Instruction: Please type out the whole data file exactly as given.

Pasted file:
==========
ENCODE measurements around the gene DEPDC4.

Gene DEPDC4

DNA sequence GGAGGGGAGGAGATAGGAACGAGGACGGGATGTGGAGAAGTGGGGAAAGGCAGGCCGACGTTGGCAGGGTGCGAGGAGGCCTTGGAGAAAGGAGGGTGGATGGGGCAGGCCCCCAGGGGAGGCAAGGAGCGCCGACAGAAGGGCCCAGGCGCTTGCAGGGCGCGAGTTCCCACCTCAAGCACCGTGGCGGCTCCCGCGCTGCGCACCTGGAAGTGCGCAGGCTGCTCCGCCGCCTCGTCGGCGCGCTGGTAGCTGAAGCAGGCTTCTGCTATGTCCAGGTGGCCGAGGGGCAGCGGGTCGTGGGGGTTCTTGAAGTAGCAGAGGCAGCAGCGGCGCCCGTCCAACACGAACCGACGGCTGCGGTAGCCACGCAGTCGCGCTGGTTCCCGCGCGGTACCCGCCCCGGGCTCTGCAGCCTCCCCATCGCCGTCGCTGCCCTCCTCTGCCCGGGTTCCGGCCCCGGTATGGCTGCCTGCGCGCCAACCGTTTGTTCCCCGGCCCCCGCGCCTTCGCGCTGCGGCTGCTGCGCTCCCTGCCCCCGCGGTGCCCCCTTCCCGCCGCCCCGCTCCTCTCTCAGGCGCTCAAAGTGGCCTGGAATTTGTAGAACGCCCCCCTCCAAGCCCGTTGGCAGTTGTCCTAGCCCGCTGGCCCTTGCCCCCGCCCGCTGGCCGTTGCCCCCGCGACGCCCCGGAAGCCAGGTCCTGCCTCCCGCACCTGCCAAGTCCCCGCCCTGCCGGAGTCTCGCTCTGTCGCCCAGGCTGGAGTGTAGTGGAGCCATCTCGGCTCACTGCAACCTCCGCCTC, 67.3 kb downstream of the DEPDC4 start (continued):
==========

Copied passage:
ENCODE measurements around the gene DEPDC4.

Gene DEPDC4

DNA sequence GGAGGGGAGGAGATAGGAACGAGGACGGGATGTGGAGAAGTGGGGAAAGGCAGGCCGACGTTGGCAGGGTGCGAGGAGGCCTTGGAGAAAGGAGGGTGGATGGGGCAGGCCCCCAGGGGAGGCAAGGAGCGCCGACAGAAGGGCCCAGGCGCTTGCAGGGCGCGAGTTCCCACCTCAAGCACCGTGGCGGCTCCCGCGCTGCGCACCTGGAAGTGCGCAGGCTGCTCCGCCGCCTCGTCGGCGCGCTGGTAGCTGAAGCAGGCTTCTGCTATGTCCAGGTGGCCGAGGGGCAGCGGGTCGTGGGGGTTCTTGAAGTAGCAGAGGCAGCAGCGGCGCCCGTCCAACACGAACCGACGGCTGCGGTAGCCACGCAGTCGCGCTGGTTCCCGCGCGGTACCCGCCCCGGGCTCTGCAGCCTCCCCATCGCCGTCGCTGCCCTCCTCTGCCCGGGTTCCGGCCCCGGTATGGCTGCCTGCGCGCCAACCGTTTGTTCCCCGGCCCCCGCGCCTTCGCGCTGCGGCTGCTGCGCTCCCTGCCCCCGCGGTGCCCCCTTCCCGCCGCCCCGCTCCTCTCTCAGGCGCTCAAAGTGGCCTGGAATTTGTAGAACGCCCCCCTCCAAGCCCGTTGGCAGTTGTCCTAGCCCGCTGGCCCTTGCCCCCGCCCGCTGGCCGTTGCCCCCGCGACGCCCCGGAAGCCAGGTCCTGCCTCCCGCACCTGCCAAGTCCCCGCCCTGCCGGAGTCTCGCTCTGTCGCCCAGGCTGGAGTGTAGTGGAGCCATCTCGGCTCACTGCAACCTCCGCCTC, 67.3 kb downstream of the DEPDC4 start (continued):